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Egypt faces painful choices after Sisi's re-election

3 min

A steady deterioration of the economy puts Egypt under pressure to take long-awaited measures following a presidential election, foremost among them a currency devaluation and a hike in interest rates, along with faster state asset sales.

An Egyptian worker drives a construction truck on the road at the New Administrative Capital (NAC) in the desert east of Cairo, Reuters/Amr Abdallah Dalsh

A steady deterioration of the economy puts Egypt under pressure to take long-awaited measures following a presidential election, foremost among them a currency devaluation and a hike in interest rates, along with faster state asset sales.

Analysts believe the government postponed painful steps until after Abdel Fattah al-Sisi swept to a third six-year term in a Dec. 10-12 vote that saw no serious challengers and was overshadowed by the war in Gaza.

The focus now turns to how to deal with an overvalued currency, near-record inflation and massive debt, both domestic and foreign.

"There are a lot of big choices for the government to make, but a credible currency is key for a meaningful economic recovery," said Simon Williams of HSBC.

A dollar that fetched 29 Egyptian pounds on the black market a year ago now buys more than 50 pounds, compared to an official rate of 30.85 pounds.

Foreign exchange forward prices that predict where the pound will be in late January put it at 35 to the dollar while those that look a year ahead have it at nearly 50.

Exchange rate uncertainty has led Egyptians abroad to withhold sending earnings home, wreaking havoc to a top source of foreign exchange. Remittances plunged by nearly $10 billion over a year to $22 billion in the 12 months to end-June 2023.

"Remittances are about sentiment, not the level. Egyptians have to be persuaded that the currency is now stable. They have to have confidence in its value. If that happens remittances can turn around relatively quickly," Williams said.

Authorities have implemented three sharp devaluations of the currency since early 2022, but each time have reverted to fixing the rate despite pledges to the International Monetary Fund to shift to a permanently flexible system.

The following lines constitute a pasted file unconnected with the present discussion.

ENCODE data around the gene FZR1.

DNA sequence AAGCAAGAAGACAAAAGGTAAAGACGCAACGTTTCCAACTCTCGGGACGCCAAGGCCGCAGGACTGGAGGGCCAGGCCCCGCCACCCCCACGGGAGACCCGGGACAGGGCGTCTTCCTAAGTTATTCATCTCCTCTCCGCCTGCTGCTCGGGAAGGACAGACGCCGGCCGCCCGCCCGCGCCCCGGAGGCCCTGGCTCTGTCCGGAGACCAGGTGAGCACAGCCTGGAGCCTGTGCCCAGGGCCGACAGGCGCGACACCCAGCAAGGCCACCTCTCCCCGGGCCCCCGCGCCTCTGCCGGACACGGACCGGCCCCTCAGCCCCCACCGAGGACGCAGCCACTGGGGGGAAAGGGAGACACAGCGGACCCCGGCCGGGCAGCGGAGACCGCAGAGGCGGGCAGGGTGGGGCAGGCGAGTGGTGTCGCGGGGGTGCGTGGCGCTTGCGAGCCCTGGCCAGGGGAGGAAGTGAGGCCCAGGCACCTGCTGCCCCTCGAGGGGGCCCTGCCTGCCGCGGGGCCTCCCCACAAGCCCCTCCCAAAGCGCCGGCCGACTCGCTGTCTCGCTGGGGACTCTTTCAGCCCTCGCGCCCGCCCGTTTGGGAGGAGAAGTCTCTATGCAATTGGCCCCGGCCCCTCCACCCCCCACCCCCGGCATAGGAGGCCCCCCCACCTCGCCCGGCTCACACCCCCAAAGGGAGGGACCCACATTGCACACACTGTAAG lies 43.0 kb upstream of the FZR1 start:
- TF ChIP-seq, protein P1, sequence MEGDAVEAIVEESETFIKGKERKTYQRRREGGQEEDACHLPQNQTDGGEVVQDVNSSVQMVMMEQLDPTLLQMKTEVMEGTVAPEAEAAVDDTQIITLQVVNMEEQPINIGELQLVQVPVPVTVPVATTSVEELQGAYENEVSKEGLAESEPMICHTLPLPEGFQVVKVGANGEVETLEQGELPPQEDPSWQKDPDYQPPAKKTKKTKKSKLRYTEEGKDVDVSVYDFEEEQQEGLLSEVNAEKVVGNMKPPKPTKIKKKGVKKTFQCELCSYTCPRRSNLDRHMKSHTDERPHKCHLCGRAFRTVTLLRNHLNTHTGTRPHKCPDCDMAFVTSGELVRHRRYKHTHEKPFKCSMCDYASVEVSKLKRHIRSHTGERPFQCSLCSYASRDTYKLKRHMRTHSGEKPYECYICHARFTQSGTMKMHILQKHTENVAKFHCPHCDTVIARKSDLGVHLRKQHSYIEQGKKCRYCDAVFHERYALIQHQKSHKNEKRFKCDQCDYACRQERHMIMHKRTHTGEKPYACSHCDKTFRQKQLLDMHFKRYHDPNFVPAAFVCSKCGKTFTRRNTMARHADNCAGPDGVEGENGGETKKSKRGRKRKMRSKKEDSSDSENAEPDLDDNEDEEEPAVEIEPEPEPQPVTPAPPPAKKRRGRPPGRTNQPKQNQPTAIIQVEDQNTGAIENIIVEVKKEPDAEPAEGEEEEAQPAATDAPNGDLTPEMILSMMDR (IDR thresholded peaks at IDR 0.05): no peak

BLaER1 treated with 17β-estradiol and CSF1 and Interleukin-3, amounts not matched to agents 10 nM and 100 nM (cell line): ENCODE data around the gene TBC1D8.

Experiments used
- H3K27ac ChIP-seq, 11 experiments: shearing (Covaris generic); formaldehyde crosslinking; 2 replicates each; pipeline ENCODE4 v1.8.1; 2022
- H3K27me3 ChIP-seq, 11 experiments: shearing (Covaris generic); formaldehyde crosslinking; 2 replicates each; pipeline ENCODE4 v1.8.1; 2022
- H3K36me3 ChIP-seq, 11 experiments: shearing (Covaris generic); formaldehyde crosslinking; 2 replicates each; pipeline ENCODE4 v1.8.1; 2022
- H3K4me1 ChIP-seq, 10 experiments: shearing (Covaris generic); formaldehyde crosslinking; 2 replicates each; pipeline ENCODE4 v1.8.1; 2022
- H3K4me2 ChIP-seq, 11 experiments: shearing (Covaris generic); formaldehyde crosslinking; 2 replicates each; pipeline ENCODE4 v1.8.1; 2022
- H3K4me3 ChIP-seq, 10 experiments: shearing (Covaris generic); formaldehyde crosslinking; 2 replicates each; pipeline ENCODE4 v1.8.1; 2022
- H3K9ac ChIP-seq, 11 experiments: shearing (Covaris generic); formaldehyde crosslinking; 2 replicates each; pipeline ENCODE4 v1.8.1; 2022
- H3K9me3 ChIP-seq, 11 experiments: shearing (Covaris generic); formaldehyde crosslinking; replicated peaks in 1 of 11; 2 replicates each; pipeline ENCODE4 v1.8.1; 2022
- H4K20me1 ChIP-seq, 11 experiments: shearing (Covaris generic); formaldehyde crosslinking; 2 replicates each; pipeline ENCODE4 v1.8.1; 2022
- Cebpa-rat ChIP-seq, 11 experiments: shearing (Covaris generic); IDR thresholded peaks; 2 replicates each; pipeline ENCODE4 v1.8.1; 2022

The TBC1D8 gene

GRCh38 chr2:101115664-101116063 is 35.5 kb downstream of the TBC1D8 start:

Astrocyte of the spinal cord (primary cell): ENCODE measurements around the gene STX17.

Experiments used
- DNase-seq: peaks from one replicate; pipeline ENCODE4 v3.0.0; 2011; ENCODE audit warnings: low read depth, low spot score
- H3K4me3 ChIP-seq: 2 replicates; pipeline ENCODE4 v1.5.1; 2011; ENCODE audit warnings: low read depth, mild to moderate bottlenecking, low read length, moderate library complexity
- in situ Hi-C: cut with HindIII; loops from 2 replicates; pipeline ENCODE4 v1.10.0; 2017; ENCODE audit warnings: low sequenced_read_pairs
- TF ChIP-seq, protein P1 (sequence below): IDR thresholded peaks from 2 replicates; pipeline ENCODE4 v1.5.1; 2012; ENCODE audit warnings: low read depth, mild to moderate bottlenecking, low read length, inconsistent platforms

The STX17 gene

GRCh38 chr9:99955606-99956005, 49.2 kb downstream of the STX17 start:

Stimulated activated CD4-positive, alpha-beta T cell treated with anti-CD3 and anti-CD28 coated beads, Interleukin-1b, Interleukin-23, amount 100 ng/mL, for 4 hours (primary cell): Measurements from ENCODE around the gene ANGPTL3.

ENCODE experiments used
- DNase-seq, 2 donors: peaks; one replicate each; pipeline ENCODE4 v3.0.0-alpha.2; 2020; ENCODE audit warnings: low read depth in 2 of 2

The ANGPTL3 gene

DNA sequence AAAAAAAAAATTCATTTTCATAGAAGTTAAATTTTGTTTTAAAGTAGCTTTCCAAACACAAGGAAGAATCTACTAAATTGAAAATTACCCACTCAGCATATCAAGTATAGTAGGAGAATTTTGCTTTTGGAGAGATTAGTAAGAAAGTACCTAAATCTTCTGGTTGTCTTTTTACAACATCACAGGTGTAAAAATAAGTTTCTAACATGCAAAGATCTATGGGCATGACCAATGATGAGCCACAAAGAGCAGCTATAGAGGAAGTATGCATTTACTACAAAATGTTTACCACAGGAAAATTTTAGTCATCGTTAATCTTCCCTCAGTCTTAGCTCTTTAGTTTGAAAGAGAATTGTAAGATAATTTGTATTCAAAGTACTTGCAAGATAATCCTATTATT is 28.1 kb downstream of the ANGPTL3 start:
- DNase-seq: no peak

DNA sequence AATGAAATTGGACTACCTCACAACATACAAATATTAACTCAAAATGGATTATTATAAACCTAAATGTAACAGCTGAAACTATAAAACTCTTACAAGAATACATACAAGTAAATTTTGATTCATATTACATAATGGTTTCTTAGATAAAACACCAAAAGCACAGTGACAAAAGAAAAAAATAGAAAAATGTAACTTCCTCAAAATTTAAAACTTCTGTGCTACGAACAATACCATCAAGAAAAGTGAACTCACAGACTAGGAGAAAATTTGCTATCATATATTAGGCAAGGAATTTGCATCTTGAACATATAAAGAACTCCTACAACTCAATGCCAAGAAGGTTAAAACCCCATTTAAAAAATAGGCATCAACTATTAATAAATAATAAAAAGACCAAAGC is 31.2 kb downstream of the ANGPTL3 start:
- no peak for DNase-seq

"We think a step adjustment is more likely in the short term, rather than a transition to a floating arrangement," Morgan Stanley Research said in a note.

DEBT BURDEN

A $3 billion financial package reached with the IMF a year ago faltered after Egypt failed to let its currency float freely or make progress on the sale of state assets. The IMF has delayed disbursements of about $700 million due in 2023.

Yet the IMF this month said it was in talks to expand the package due to economic risk from the Israel-Hamas conflict, and has appeared to shift its emphasis from the exchange rate to inflation targeting.

"Our focus is to have the economy function as well as possible. In that sense, yes, we prioritise fighting inflation and then of course we would look at the exchange rate in that context," IMF Managing Director Kristalina Georgieva told Sky News on Dec. 3.

IMF spokesperson Julie Kozack later said Egypt's programme included the need to tighten monetary and fiscal policy, together with a flexible exchange rate system, "to gradually move to an inflation targeting regime".

The impact of the Gaza crisis on tourism and attacks on Red Sea ships, deterring some from navigating through the Suez Canal, have created new threats to currency flows. Egypt in 2022/23 earned $13.6 billion from tourism and $8.8 billion from Suez Canal fees, according to central bank data.

Egypt needs the currency to repay its medium- and long-term public foreign debt, which jumped by $8.4 billion in the six months to July 1 to $189.7 billion. At least $42.26 billion of foreign debt repayments are due in 2024.

In January, the IMF estimated Egypt's financing gap over 46 months at $17 billion.

ASSET SALES

Egypt also needs to clear a backlog of goods at ports, pay arrears to foreign oil companies and let companies send funds owed to their overseas offices -- as well as meet pent-up demand for imports.

It has traditionally leant on its wealthy Gulf allies for support, but none has made any announcements of major aid in recent months.

The government has instead turned to multilateral finance organisations and a widening range of friendly states, raising funds this year from Japan, China, India and the UAE.

It is also counting on raising cash from state asset sales, where progress in recent years has often stalled but some analysts now see a shift.

"Egypt has made considerable progress in sales of state-owned assets, attracted historically high levels of net FDI inflows, and has met its fiscal targets in (2022-23) despite higher government spending due to the surge in inflation and borrowing costs," Morgan Stanley wrote.

By Patrick Werr

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